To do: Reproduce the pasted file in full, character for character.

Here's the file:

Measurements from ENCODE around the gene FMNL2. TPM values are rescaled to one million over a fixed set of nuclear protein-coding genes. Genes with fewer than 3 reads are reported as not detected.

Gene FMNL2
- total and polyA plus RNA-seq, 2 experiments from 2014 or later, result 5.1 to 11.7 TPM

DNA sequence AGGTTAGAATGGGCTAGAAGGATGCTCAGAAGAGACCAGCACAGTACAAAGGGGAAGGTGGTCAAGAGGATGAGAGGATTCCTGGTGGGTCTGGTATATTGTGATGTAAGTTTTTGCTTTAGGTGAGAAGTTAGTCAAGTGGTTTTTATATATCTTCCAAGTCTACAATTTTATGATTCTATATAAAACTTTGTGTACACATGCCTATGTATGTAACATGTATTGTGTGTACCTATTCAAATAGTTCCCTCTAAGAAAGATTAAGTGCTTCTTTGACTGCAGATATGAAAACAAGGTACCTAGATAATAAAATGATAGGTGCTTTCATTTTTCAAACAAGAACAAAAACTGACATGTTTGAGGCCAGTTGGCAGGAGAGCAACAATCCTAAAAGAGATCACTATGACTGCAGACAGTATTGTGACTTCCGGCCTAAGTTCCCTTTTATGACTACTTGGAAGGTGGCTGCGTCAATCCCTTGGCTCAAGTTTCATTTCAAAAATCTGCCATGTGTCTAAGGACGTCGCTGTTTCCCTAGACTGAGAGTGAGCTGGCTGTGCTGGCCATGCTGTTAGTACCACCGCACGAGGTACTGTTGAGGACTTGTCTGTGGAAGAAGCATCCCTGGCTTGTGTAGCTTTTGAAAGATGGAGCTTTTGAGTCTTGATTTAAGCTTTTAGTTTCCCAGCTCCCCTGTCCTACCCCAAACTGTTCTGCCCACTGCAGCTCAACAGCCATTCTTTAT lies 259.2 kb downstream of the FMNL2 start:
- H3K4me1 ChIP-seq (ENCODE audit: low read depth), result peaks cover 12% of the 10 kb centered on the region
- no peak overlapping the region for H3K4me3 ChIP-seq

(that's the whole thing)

Measurements from ENCODE around the gene FMNL2. TPM values are rescaled to one million over a fixed set of nuclear protein-coding genes. Genes with fewer than 3 reads are reported as not detected.

Gene FMNL2
- total and polyA plus RNA-seq, 2 experiments from 2014 or later, result 5.1 to 11.7 TPM

DNA sequence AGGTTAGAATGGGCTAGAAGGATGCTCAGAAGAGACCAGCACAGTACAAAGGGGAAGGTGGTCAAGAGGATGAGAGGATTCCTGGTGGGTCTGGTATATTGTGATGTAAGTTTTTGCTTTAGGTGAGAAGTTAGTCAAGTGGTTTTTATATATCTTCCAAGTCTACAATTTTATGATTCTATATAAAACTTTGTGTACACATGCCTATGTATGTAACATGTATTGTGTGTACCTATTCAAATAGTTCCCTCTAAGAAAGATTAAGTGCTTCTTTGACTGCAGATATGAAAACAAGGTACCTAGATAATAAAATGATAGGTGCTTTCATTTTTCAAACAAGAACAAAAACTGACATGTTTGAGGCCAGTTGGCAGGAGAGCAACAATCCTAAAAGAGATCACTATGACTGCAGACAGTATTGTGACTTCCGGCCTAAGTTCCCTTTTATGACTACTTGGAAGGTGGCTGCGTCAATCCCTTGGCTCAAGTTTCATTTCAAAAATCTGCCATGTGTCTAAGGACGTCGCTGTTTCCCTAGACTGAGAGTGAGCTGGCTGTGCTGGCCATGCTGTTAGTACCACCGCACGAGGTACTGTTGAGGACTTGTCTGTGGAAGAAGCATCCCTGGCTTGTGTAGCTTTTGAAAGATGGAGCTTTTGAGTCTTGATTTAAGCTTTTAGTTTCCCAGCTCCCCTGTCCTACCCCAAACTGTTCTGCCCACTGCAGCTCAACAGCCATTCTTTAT lies 259.2 kb downstream of the FMNL2 start:
- H3K4me1 ChIP-seq (ENCODE audit: low read depth), result peaks cover 12% of the 10 kb centered on the region
- no peak overlapping the region for H3K4me3 ChIP-seq